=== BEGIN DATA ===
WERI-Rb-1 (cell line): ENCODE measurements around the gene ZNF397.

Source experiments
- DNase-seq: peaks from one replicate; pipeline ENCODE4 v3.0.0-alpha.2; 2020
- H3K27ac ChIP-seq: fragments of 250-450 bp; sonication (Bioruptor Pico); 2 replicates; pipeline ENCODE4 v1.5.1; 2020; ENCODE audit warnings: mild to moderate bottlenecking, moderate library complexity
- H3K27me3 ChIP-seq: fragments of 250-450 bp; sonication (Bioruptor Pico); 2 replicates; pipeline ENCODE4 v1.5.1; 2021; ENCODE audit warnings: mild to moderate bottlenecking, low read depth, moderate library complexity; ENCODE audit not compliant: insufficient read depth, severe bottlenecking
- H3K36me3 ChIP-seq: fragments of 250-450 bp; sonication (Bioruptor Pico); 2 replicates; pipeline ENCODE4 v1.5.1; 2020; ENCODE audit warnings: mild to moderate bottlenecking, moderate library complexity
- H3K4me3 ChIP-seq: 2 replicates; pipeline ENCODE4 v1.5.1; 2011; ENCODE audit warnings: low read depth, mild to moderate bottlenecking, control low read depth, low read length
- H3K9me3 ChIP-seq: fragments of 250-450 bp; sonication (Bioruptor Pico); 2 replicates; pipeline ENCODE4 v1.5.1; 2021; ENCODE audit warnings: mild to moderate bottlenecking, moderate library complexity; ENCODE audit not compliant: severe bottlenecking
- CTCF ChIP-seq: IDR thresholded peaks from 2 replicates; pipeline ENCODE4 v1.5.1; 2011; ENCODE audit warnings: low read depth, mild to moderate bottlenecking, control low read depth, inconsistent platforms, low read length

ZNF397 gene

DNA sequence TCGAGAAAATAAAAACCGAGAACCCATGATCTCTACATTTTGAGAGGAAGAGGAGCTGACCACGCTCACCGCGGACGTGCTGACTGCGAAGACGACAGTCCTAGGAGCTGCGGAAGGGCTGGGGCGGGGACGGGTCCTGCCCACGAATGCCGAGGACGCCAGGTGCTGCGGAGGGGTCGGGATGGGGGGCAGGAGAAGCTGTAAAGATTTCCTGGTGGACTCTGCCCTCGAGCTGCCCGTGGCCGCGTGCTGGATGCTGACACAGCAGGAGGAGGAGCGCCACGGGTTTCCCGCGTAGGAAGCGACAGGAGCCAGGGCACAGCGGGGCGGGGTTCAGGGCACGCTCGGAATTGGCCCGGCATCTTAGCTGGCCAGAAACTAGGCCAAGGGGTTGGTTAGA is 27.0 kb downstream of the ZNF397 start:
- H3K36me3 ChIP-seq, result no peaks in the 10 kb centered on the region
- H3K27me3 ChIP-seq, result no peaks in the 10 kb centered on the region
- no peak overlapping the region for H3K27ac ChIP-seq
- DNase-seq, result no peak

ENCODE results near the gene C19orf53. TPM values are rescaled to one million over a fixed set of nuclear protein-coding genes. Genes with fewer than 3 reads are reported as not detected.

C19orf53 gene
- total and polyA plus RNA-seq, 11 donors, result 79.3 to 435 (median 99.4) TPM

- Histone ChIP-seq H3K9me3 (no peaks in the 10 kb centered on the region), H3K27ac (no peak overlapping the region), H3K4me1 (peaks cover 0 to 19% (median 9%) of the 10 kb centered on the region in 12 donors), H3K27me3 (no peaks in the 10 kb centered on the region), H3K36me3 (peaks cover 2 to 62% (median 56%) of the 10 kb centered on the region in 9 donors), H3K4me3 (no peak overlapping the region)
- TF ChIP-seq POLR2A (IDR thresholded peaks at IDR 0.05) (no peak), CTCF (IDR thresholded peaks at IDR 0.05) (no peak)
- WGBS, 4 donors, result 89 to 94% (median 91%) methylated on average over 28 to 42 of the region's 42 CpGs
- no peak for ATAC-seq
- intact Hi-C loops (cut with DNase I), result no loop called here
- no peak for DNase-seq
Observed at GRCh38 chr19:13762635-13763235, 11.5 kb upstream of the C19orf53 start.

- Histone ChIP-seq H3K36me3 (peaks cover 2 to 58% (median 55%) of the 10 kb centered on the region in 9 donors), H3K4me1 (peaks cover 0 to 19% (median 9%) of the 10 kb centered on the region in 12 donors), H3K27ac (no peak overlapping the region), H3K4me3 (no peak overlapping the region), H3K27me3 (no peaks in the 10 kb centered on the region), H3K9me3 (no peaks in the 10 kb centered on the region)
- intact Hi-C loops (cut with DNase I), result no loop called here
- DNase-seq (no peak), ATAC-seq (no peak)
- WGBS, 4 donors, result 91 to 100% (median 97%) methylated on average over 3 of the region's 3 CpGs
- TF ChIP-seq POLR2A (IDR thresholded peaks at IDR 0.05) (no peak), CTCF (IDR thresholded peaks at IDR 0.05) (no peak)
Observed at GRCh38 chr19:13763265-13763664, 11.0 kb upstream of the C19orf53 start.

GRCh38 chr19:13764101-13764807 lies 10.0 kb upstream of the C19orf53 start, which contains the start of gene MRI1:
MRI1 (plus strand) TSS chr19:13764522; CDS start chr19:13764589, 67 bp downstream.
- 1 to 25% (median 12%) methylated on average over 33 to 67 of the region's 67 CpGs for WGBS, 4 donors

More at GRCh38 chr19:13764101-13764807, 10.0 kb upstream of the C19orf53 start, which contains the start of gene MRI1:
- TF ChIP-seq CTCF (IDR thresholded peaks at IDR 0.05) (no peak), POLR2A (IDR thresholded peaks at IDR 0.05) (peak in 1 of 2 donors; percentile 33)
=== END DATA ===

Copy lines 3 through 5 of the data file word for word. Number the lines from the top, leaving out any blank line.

- DNase-seq: peaks from one replicate; pipeline ENCODE4 v3.0.0-alpha.2; 2020
- H3K27ac ChIP-seq: fragments of 250-450 bp; sonication (Bioruptor Pico); 2 replicates; pipeline ENCODE4 v1.5.1; 2020; ENCODE audit warnings: mild to moderate bottlenecking, moderate library complexity
- H3K27me3 ChIP-seq: fragments of 250-450 bp; sonication (Bioruptor Pico); 2 replicates; pipeline ENCODE4 v1.5.1; 2021; ENCODE audit warnings: mild to moderate bottlenecking, low read depth, moderate library complexity; ENCODE audit not compliant: insufficient read depth, severe bottlenecking